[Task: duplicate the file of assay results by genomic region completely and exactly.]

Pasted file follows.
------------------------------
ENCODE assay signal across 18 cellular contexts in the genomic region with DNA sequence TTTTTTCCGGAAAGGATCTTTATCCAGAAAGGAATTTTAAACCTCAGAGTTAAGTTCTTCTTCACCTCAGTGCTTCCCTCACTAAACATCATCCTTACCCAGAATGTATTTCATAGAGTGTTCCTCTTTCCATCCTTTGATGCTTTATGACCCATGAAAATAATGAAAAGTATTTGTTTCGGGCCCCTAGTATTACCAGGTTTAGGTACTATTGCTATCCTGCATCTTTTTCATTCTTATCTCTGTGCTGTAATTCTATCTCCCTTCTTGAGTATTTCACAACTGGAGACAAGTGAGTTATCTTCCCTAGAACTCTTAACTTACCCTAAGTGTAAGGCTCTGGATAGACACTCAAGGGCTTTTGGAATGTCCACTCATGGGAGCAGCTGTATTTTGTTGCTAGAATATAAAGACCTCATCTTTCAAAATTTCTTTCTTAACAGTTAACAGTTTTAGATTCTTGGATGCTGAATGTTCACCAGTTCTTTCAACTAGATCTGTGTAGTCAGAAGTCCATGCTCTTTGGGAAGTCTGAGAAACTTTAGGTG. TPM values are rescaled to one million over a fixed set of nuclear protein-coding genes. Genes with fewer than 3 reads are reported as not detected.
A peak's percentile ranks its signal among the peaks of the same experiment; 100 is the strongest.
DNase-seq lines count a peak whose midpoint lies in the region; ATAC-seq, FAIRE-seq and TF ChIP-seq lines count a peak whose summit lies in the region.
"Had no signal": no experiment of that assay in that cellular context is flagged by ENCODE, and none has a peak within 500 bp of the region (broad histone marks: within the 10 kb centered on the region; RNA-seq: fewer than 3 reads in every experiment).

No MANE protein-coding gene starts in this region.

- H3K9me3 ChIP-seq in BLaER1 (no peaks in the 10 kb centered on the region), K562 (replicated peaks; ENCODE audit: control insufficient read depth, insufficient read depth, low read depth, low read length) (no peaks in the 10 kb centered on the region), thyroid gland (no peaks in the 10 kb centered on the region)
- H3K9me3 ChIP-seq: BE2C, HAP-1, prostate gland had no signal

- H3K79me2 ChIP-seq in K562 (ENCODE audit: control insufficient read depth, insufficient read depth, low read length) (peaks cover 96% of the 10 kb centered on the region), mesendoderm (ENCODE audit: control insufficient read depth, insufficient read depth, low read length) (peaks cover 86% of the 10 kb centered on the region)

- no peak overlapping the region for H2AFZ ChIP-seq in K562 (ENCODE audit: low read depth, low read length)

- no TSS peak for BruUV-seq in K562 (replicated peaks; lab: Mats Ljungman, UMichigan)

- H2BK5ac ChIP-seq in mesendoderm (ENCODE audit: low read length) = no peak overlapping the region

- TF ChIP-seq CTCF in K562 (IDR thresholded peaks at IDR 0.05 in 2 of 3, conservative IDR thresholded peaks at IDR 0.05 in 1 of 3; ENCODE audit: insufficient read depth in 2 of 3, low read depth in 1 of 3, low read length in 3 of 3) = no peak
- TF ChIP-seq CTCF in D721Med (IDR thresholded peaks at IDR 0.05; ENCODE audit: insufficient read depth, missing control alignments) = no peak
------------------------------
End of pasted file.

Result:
ENCODE assay signal across 18 cellular contexts in the genomic region with DNA sequence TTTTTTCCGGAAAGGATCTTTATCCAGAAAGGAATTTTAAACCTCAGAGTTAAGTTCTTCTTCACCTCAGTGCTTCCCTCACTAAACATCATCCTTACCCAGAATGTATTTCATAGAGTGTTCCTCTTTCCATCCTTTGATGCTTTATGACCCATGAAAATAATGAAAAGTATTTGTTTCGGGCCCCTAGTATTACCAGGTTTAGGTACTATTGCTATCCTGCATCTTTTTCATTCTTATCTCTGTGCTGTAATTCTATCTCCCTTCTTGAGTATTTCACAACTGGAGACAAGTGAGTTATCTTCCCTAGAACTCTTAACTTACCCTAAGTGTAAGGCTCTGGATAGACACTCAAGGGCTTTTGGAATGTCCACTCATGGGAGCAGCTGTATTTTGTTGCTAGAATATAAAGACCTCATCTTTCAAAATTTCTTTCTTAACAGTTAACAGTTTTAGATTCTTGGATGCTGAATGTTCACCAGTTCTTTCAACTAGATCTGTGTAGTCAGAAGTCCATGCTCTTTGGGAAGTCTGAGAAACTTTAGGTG. TPM values are rescaled to one million over a fixed set of nuclear protein-coding genes. Genes with fewer than 3 reads are reported as not detected.
A peak's percentile ranks its signal among the peaks of the same experiment; 100 is the strongest.
DNase-seq lines count a peak whose midpoint lies in the region; ATAC-seq, FAIRE-seq and TF ChIP-seq lines count a peak whose summit lies in the region.
"Had no signal": no experiment of that assay in that cellular context is flagged by ENCODE, and none has a peak within 500 bp of the region (broad histone marks: within the 10 kb centered on the region; RNA-seq: fewer than 3 reads in every experiment).

No MANE protein-coding gene starts in this region.

- H3K9me3 ChIP-seq in BLaER1 (no peaks in the 10 kb centered on the region), K562 (replicated peaks; ENCODE audit: control insufficient read depth, insufficient read depth, low read depth, low read length) (no peaks in the 10 kb centered on the region), thyroid gland (no peaks in the 10 kb centered on the region)
- H3K9me3 ChIP-seq: BE2C, HAP-1, prostate gland had no signal

- H3K79me2 ChIP-seq in K562 (ENCODE audit: control insufficient read depth, insufficient read depth, low read length) (peaks cover 96% of the 10 kb centered on the region), mesendoderm (ENCODE audit: control insufficient read depth, insufficient read depth, low read length) (peaks cover 86% of the 10 kb centered on the region)

- no peak overlapping the region for H2AFZ ChIP-seq in K562 (ENCODE audit: low read depth, low read length)

- no TSS peak for BruUV-seq in K562 (replicated peaks; lab: Mats Ljungman, UMichigan)

- H2BK5ac ChIP-seq in mesendoderm (ENCODE audit: low read length) = no peak overlapping the region

- TF ChIP-seq CTCF in K562 (IDR thresholded peaks at IDR 0.05 in 2 of 3, conservative IDR thresholded peaks at IDR 0.05 in 1 of 3; ENCODE audit: insufficient read depth in 2 of 3, low read depth in 1 of 3, low read length in 3 of 3) = no peak
- TF ChIP-seq CTCF in D721Med (IDR thresholded peaks at IDR 0.05; ENCODE audit: insufficient read depth, missing control alignments) = no peak